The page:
Roy Fisher, head brewer at Waverly Brewing Co., shares some of their plans for upcoming fall beers. (Kim Hairston / Baltimore Sun)
Sure, fall doesn't officially begin for a few weeks, but judging from store shelves — and the increasing number of pumpkin-flavored items seemingly filling them each year — you might think the season was already in full swing.
Local beer brewers have noticed the trend's earlier arrival each year, and some are ready to push back. To them, a wide range of flavors should be associated with autumn, but mainstream consumerism seems preoccupied with nutmeg, cinnamon, clove and other flavors baked into a pumpkin pie.
Let's give the orange gourd a break, they say.
"There's nothing wrong with it. People like it," said Justin Dvorkin, co-owner of Oliver Brewing Co. "But I feel like we've let it define the entire season long enough."
Some find craft beer's changeover from sweltering summer beers to bundled-up winter brews — and its lack of a middle ground — too jarring.
"Going from drinking your daily pale ale summer beer and then all of a sudden, you're smacked in the face with this pumpkin pie — it's kind of obnoxious," said Chris Brohawn of RAR Brewing. "There's no transition. It's like Maryland weather, honestly."
With these sentiments in mind, we found five new Maryland brews aiming to widen the parameters of what should be considered a fall beer. For those excited to move on from the light ales but not yet ready for dark-as-night porters and heavy stouts, start here.
For some, fall's arrival is forever linked to adolescent nostalgia — or, more specifically, a return to high school.
So when John Jester and Mark Gnatowski, a couple of home brewers, recently approached their friend and fellow Calvert Hall graduate Roy Fisher about creating a drinkable ode to their alma mater, the Waverly Brewing Company head brewer gladly agreed.
The result is Cardinal Rules, a 4.7 percent ABV red ale whose eye-catching hue nods to the all-boys school's winged mascot, Fisher said. They achieved the color by selecting malts that naturally look red, like roasted barley and red wheat, along with "a little secret ingredient" — hibiscus flowers.
"They're bright, pinkish red," Fisher said. "The color is spot-on."
Fisher is very pleased with the finished product, which made its debut in the Waverly taproom in Hampden last weekend. Because of the barley and the fruitiness from the hibiscus, Fisher believes the beer hits a pleasing range of notes for a beer drinker.
"We hit it on almost an umami kind of thing," he said. "It goes through the sweet, sour and bitter thing, and then it finishes really clean."
Because quantities are limited, those interested will have to travel to the taproom to try it (or visit Racers Cafe in Parkville, one of the few bars that will get a keg of it, Fisher said). He expects it to be around for a month.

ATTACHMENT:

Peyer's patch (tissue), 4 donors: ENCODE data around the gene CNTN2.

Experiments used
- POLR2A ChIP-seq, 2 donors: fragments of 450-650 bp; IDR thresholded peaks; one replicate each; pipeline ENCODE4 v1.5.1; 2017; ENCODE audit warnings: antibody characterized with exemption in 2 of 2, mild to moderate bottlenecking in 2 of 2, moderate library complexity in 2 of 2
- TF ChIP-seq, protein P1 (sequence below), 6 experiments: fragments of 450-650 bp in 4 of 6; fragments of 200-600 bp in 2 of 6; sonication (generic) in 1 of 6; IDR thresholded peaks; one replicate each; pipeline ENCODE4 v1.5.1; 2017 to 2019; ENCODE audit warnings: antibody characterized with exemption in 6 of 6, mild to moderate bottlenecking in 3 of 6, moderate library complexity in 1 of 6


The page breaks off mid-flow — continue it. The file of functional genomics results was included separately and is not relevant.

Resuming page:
Cardinal Rules is an early-fall beer, and Fisher said Waverly plans to produce more offerings for the season, including a peach sour and Waverly's first ciders, made with local apples and pears.
"There's a lot of unturned stones out there," Fisher said.
Peabody came up with Sir Barton, a slightly hoppy saison (think highly carbonated pale ale) that gives off the aroma of a light Belgian Wit but finishes with a dry pepperiness, O'Keefe said.
Despite packing an alcoholic punch (7 percent ABV), Sir Barton tastes lighter than you'd think, he said.
"It's got American wheat and oats in it. … It's not too dark," O'Keefe said. "It really works well as a transitional beer into early fall, and not so much late fall."
Released in mid-August in six-packs, the limited-edition beer can also be found on draft at local bars (Parts and Labor, Birroteca) and the Peabody brewery for the next couple of months, he said.
O'Keefe said the name is a tribute to Sir Barton, the first horse to win the Triple Crown, including the Preakness, in 1919.
"Something Peabody has always done is draw on the heritage of Baltimore," O'Keefe said. "Maryland has always had this storied history with horse racing, and we just wanted to bring in some of that influence."
Since opening in March, Monument City Brewing had been focused on cranking out their flagship beer, Rye 51, to meet local demand, co-owner Ken Praay said.
But recently, they've caught up with orders, which has freed up some tanks to experiment. On Sept. 9, Monument will celebrate the release of its latest brew, First Cup, a brown lager made with cold-brew coffee provided by Charm City Coffee Roasters, the brewery's Highlandtown neighbor.